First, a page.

Sugar Free Page 22

“Exactly.” I pop the tomato into my mouth and chew through my grin at him.

Beck’s phone starts ringing from the kitchen and he stands up to retrieve it. As he’s walking away from me, he looks over his shoulder and adds, “But I don’t think we tell Caroline until we know for sure about the DNA. Agreed?”

“Sure,” I say with a nod of acceptance. It wasn’t going to matter if we told her tomorrow or a few weeks from now.

Beck disappears into the kitchen, and before it can ring a third time, he answers, “Beck North.”

He’s silent for several moments, then I hear him say with resignation, “Sure. I’ll be there at two.”

He disconnects without even saying goodbye and I know this because he suddenly appears in the dining room before me.

“That was my attorney,” Beck says in a low voice filled with tension. “The police want me to come in and give a formal statement tomorrow. He’s arranged us to meet there at two P.M.”

The food in my stomach seems to turn to lead as a heavy feeling of unease settles in. All thoughts of whipped cream and relaxation are now gone.

Tomorrow the police will talk to Beck, and while they certainly may want to just pick his brain about the potential of a bookie killing JT, my gut instinct says they’re putting a narrowed eye on Beck because of his close relationship with his partner.

A kernel of fear forms in the center of my chest and I imagine the worst.

Beck going down for my sins.

I don’t know this attorney, but he seems more than capable. My buddy Robert Colling, who is a domestic attorney, recommended this guy, Doug Shriver, to represent me in dealing with the police. I’d called Robert not long after the cops showed up at my condo on the night JT died and essentially told him the basics that he needed to know.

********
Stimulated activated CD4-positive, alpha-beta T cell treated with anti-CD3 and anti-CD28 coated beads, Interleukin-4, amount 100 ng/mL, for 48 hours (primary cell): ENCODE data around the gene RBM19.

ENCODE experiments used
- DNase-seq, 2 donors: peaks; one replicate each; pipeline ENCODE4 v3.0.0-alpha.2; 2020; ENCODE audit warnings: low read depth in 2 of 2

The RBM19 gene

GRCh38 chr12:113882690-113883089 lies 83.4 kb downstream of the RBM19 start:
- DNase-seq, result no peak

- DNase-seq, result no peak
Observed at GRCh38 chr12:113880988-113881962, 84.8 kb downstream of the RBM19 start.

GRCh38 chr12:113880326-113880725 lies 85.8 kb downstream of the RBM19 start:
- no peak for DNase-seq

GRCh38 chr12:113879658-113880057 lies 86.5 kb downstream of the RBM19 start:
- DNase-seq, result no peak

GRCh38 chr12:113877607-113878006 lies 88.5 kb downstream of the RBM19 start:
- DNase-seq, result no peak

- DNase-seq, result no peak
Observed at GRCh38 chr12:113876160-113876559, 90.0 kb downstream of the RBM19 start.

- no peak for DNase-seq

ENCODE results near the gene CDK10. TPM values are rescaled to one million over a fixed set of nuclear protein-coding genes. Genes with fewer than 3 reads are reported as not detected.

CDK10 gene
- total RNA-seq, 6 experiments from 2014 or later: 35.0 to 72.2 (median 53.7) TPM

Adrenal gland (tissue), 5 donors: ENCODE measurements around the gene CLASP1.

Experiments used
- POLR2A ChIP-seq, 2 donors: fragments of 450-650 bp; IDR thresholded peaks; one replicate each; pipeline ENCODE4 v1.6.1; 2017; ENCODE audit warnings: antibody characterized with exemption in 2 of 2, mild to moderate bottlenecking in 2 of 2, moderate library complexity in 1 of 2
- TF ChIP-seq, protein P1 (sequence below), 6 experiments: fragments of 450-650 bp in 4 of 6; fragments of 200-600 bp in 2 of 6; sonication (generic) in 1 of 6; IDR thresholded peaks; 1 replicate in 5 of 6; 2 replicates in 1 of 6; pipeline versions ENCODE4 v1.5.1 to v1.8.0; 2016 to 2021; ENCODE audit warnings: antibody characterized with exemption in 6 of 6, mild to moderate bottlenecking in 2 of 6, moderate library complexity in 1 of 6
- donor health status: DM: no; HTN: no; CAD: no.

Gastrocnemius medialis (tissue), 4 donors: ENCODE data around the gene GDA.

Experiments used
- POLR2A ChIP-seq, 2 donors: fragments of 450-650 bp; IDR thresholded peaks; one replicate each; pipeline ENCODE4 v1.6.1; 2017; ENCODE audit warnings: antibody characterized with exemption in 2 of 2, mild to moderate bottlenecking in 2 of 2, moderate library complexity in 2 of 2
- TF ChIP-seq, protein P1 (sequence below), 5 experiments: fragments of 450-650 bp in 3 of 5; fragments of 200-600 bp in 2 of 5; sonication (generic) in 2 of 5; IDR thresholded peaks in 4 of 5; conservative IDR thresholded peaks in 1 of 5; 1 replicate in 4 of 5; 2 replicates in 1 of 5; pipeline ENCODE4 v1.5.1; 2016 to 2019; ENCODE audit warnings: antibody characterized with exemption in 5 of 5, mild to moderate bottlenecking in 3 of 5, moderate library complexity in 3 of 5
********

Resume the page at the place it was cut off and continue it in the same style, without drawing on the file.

That being JT was dead under suspicious circumstances and the cops wanted to talk to me further.

Robert called Doug, and Doug called me.

We spoke for fifteen minutes and he advised me it would be best if we not only cooperated in the investigation but were proactive in setting up the meeting with the detectives as they requested. And so this is where I am now, waiting in a large conference room at the Sausalito PD that isn’t what I expected from watching a few episodes of Law & Order. The room’s brightly lit with large windows letting in sunshine. The opposite interior wall is solid, clear glass with vertical blinds that are open so we can see the hallway that’s lined with individual offices with detectives’ names on brass plates beside each door. The room almost has a boardroom feel to it, as the conference table is oval shaped and done in cherry wood with eight chairs around it covered in burgundy leather.

Doug and I had met an hour before this meeting at a nearby coffeehouse, along with Sela, who’s back there waiting for us. He’s an interesting-looking fellow, not one I would immediately associate with a big-time criminal defense attorney. He’s probably about sixty with curly hair worn short and completely grayed. He can’t be any taller than five five and wears a nondescript navy suit with a smart yellow bow tie. Horn-rims complete the look, which is more retired professor than courtroom shark.